I’ve never traveled outside of this planet, but I do remember going to college far away from home and yearning for a sense of belonging. I found this belonging in the welcoming brothers and sisters of my ward family, who took me under their wings and helped me feel as though they accepted me just the way I was. In particular, I had a pair of home teachers assigned to me who truly embodied the vision of ministering that has been revealed to the church recently.
I’m not sure if we became friends because they were assigned to minister to me or if they were assigned to me because we were already friends, but sometimes I wondered if they had requested the assignment. Their names were Eric and Benton, and they helped me out so much that I used to call them my Fairy Godbrothers. I’m not sure how much they liked that, to be honest. They gave me countless rides to the airport, Eric let me crash on his couch before my dorm re-opened, and Benton the dental student even offered me free dental consulting. I remember distinctly during a visit with the home teachers in a dorm common room, I mentioned a toothache and Benton graciously took a look at it. He grabbed a nearby lamp and perched it at an awkward angle and as he peered at my teeth, I thought, “This is true friendship.” Eric and Benton gathered me under their wings as a hen gathers her brood, and I will never forget the relief of knowing that I had those two on my side. As a church, we are all learning anew what it means to minister, and I believe that maternal nurturing is an amazing example for how we can conduct our life-giving church service.
However, because there is opposition in all things, loving deeply is a big risk, although of course it is a risk worth taking. Pain is inherent to motherhood in the traditional sense and to nurturing more generally. I promise that this pain is worth feeling, and that we are never alone in any suffering, especially when it is the price we pay to care deeply for others. Motherhood and nurturing love involve a lot of pain, I think not despite but because of their importance. The scripture I quoted earlier contains a tender pathos that helps me understand how deeply the Savior loves us, and how well he understands the heartbreak of rejection and of knowing the harm that may come to those we loves. Learning to nurture means learning to let our hearts be broken, and we can take comfort knowing that right by our side is a Savior who knows exactly how to heal broken hearts.
I have learned a lot about pain and love as a birth doula. In case you don’t know what that means, doulas are childbirth coaches that offer support, both physical and emotional, to individuals and families during the process of pregnancy, labor, delivery, and recovery. A lot of my work is celebratory, but the majority of what I do involves helping people cope with pain. I will never forget the first labor I attended. It was also the mother’s first experience with childbirth, and there was an intense fear in her eyes that I saw as soon as I met her. It was a long and difficult labor but at one point I asked her to describe the outfit she was going to bring her little girl home in. She finally smiled and told me about a Minnie Mouse onesie that she had received. After the delivery, I got to see this precious, perfect baby in her polka-dotted and ruffly outfit and there was no question at all as to whether it had been worth it. It was as if the hours of labor had never happened. The powerful joy that I witnessed that day was the natural result of giving life to somebody, in this case a brand new, squishy pink baby.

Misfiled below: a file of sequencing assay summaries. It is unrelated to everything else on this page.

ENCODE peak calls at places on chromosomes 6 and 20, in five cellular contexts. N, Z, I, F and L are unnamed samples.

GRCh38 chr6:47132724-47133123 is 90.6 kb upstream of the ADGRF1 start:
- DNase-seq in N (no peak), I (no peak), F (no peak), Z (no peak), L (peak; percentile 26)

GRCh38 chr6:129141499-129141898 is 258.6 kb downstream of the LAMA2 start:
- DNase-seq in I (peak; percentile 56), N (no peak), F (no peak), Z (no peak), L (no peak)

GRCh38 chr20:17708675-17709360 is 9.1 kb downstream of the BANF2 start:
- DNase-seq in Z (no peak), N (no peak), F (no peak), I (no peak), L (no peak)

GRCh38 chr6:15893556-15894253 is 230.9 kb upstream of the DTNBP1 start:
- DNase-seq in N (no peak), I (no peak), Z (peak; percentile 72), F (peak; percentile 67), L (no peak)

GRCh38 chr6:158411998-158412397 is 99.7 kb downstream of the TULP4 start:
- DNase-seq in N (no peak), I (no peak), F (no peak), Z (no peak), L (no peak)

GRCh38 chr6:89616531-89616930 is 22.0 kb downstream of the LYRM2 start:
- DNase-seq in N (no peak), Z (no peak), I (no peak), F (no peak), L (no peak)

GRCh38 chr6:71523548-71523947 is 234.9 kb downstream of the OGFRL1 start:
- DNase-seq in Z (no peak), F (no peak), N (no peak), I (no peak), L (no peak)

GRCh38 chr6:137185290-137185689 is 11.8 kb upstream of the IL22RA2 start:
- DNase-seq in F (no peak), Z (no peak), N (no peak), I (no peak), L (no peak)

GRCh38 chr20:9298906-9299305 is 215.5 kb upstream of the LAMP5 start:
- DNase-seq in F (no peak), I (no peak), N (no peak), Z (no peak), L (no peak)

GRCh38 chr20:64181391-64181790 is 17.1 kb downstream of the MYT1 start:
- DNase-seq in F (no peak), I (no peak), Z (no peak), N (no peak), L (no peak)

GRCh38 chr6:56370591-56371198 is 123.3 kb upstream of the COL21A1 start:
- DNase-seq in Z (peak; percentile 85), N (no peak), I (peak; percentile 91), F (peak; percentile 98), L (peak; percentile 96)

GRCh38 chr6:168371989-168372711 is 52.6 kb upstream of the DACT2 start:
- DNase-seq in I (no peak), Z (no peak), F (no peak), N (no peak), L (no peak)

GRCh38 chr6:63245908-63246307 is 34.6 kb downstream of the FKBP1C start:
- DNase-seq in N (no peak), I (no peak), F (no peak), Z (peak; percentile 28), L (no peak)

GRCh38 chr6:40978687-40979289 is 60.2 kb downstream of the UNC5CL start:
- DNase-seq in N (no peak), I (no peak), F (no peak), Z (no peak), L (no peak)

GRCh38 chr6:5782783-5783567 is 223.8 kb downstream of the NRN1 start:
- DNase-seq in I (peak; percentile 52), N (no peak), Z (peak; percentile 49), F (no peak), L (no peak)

I’ve probably bragged to you about my amazing mother the amazing poet, and I want to share one of her poems with you now because it expresses so beautifully the risks of mothering. For a little background, my mom wrote this poem about my little sister Cecily. When my mom was pregnant, her doctor realized that Cecily had a large cyst growing in her lung, threatening the development of her heart and lungs. I’ll spare you the suspense and tell you know that Cecily is 14 years old now with healthy amounts of both lungs and sass, but when she was mango-sized, we weren’t sure how her story would end. I still remember my mom’s face one day as she picked me up from school after an especially concerning doctor’s appointment. I could tell she had been crying and that she wanted so badly to put on a brave face for me and my sisters. My mom wrote this poem of hope and sadness about that time, and I invite you to listen for imagery that echoes the shape of a pair of lungs. The poem is called “farfalla”
Broken valentine
Spread across cork with straight pins
And fly

Light on my wet sleeve
Tell the child of my womb

Touched wings
Will ground you

Iridescent one
Your eight eyes blink
Yes no yes
Breath in god’s nostrils

Breath of god’s nostrils
My blue butterfly

(find the book here)

I love this poem because its invocation of “breath of god’s nostrils” helped me understand that to nurture is to co-create with God. We can do this in a literal, biological sense as my mom is describing in her poem, but I believe that any life-giving unconditional love we offer is offered in partnership with God. We can join our mother hen Savior in taking people under our wing. It is hard to find an experience sweeter than knowing we are collaborating with God.